Business and pleasure are strange bedfellows: The saying is they should never mix, yet I’d bet the biggest, most important deals of anyone’s career are made under social circumstances.
Case in point: The Long Island networking scene is based almost 100% around cocktail parties where liquor is freely flowing. To drink or not to drink? It’s all about knowing when to stop. The point is to get out and meet people. If you’re going to have a hard time remembering who they are in the morning, stop. The point is likewise to get out and get noticed. If you’re getting noticed for bad breath, slurred speech or sweaty palms, stop. And stop before these things happen.
A social setting, especially at a first meeting, is the opportune time to ask good questions and be a good listener. Engage your new fish by getting him to talk about himself. Not only will he remember you, but you’ll also gain insight into how he thinks, what he values and possibly even what his challenges are. All of which will give you a leg up when it comes time to talk shop.
It’s also a time to exercise your discretion. In other words, know what to say, how to say it and when. The close is all about “the ask.” Develop your one, surefire “ask,” practice it and get it down to silk on glass. It can be the same for every contact you make, but it must be good.
The absolute worst, though, is the leech. The person who desperately grips your collar with doldrums and anecdotes, which do nothing but monopolize your time and well, piss you off. If you 1. Tell stories that elicit no visible, pleasant facial expression from your audience; 2. Relate unrelated, inappropriate or deeply personal tales and/or; 3. Dare to actually try to get the deal done on the first meeting, right then and there, you are this person. Go directly to jail. Do not pass go, do not collect $200.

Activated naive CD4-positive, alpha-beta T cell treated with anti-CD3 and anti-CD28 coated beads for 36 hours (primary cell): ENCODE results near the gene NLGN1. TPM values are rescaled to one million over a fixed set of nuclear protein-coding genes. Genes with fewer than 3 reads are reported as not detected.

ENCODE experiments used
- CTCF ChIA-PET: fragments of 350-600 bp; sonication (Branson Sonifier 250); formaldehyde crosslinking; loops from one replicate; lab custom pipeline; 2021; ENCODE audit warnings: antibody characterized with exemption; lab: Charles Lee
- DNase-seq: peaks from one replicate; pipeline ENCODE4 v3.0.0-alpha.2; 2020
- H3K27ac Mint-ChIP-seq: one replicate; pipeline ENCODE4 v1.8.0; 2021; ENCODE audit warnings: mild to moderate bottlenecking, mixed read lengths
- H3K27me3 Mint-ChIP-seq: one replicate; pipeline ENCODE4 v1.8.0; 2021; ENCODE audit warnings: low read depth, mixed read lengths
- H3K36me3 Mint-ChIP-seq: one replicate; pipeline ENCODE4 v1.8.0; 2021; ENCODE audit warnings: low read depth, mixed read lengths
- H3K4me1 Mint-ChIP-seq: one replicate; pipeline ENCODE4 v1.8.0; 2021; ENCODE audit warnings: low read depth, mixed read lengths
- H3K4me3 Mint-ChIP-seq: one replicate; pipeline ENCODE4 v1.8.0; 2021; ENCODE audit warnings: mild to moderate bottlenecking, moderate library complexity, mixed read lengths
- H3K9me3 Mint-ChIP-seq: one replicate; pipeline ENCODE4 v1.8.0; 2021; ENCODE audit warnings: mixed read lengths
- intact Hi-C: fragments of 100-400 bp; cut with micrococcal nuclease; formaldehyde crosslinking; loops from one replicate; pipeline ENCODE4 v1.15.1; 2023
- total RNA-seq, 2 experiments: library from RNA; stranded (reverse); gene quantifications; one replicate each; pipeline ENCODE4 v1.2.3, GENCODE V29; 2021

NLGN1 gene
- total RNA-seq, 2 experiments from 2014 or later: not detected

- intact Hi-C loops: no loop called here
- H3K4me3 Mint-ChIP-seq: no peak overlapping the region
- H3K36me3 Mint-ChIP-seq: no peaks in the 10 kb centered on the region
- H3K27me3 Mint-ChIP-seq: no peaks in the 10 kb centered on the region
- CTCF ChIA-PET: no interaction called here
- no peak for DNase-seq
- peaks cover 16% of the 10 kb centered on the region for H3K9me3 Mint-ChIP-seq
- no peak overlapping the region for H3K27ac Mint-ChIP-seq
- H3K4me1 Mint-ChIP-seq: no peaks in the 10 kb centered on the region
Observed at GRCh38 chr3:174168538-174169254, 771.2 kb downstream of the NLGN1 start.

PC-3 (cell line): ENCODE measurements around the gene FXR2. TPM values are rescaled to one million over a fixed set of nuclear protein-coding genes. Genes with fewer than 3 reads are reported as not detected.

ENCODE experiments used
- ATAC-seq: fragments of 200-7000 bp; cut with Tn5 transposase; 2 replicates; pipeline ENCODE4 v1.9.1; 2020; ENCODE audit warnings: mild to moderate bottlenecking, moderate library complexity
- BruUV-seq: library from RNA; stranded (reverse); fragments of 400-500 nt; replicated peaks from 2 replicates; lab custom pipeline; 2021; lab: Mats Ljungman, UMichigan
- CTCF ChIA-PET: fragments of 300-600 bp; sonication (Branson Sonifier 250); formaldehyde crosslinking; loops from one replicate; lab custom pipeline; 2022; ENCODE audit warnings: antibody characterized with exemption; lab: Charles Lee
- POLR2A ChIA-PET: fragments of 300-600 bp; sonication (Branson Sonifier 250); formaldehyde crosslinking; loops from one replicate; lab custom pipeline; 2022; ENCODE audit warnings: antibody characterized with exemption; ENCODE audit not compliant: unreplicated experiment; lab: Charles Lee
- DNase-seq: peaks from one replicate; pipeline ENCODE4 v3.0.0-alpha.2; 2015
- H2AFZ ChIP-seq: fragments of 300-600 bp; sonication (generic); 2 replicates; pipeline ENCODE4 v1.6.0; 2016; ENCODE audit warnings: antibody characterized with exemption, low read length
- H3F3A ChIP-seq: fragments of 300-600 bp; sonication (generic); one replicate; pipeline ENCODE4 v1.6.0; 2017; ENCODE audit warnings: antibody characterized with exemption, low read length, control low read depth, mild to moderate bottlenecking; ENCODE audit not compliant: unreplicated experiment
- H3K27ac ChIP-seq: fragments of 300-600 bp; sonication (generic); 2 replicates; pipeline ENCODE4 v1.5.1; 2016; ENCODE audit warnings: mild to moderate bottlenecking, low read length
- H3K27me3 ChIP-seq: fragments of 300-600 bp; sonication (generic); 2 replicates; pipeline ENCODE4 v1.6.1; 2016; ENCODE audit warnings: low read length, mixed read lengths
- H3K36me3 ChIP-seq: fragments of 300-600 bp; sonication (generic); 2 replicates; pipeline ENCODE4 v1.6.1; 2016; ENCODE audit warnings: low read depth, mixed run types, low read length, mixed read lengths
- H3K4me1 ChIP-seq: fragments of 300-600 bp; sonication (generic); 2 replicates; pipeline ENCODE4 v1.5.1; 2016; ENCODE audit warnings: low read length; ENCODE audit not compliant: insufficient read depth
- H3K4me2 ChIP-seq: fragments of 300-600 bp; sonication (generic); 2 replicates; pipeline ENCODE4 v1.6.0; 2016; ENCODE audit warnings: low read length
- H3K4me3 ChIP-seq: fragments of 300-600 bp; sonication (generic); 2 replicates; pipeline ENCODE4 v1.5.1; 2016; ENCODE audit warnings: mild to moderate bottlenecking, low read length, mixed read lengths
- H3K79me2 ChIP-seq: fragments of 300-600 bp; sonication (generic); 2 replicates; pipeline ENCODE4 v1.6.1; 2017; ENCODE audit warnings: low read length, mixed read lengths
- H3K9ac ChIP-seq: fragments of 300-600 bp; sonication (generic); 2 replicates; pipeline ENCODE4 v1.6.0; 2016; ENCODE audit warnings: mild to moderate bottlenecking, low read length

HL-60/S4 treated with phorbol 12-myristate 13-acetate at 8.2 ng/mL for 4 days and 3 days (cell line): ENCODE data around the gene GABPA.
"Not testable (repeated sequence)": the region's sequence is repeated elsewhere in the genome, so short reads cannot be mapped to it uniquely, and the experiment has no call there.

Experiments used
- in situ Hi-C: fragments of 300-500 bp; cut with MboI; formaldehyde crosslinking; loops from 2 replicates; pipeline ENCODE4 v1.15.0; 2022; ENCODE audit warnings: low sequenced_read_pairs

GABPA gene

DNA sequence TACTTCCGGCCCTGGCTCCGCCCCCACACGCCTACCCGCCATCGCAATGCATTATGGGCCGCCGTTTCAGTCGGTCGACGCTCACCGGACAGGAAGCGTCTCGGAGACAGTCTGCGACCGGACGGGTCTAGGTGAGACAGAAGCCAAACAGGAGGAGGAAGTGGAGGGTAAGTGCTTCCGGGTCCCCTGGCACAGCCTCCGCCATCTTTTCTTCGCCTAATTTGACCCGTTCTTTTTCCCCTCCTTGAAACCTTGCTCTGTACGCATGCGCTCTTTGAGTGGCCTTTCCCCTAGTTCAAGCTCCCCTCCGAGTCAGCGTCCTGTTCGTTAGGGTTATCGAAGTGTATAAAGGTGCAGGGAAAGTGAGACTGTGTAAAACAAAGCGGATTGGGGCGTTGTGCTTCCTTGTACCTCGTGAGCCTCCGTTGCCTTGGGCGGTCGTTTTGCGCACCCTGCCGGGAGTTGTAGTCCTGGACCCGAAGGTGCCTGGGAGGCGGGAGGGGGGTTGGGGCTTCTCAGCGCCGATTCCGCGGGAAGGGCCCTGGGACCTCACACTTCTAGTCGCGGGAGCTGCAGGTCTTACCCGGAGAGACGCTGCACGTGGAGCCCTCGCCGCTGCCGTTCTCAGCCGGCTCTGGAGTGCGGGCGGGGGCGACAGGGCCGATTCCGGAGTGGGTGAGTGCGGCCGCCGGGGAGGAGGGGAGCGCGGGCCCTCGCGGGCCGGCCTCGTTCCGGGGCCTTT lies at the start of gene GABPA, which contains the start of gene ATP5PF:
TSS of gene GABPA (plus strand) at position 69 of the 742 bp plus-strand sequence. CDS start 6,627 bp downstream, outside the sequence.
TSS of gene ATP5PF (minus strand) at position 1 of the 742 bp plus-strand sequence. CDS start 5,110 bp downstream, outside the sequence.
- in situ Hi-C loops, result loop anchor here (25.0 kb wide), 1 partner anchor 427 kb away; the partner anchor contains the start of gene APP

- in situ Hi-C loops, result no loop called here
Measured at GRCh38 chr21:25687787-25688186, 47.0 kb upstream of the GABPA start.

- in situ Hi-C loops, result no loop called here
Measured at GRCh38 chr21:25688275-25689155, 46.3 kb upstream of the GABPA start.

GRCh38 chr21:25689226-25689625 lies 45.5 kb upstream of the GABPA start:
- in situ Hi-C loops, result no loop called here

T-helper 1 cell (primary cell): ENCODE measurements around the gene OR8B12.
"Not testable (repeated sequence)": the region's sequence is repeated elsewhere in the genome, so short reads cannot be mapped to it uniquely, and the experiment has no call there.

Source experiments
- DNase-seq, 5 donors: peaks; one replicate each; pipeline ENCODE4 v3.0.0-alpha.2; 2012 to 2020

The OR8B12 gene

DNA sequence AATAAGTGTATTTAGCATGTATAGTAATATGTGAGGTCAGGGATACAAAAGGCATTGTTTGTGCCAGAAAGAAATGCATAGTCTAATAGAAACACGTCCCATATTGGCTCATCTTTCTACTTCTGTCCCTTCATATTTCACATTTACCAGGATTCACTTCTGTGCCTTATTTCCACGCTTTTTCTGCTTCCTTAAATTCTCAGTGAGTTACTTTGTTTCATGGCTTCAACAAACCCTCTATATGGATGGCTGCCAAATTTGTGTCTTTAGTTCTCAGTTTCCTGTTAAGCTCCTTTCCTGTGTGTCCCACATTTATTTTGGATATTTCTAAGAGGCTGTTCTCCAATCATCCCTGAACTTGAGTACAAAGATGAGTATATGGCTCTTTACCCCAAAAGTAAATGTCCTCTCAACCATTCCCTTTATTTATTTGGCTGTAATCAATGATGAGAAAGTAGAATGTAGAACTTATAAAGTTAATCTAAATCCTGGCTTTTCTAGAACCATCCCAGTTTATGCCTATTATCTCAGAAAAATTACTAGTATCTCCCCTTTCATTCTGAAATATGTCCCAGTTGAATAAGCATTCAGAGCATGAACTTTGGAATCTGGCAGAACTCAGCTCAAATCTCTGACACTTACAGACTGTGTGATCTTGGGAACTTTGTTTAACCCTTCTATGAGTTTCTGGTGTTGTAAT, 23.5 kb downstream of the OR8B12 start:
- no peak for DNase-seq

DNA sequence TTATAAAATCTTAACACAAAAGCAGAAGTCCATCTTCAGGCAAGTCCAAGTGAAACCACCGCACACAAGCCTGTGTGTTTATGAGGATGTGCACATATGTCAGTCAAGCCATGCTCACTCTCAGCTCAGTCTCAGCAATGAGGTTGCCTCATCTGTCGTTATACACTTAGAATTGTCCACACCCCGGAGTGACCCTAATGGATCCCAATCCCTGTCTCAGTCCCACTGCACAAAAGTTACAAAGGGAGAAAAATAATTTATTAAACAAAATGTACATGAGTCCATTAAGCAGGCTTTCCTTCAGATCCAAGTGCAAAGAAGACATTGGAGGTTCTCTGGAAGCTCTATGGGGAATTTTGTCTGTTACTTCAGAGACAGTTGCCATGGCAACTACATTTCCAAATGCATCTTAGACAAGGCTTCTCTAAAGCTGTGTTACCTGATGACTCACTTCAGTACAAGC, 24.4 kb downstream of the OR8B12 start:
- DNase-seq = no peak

Finally no hyperbole. Keep the smack talking for the locker room where your friends already know you’re full of it and have decided to accept it. This includes name dropping and bragging about your achievements. Don’t do it. Good: “Do you know [enter name of a VIP]? You might want to get to know him. He was telling me recently about X and I was so impressed with his…” Bad: “So, I know you’ve heard of [enter name of VIP]. Well I do business with him all the time. He loves me! This guy listens to everything I say…”
People respect discipline and self-control. Use them wisely. And remember: The social networking you do in the flesh, with other live people, exceeds in merit what you do with the virtual ones. Proceed carefully and carry a large filter.
Practice your ask on Pat Lempa. Email him at firstname.lastname@example.org.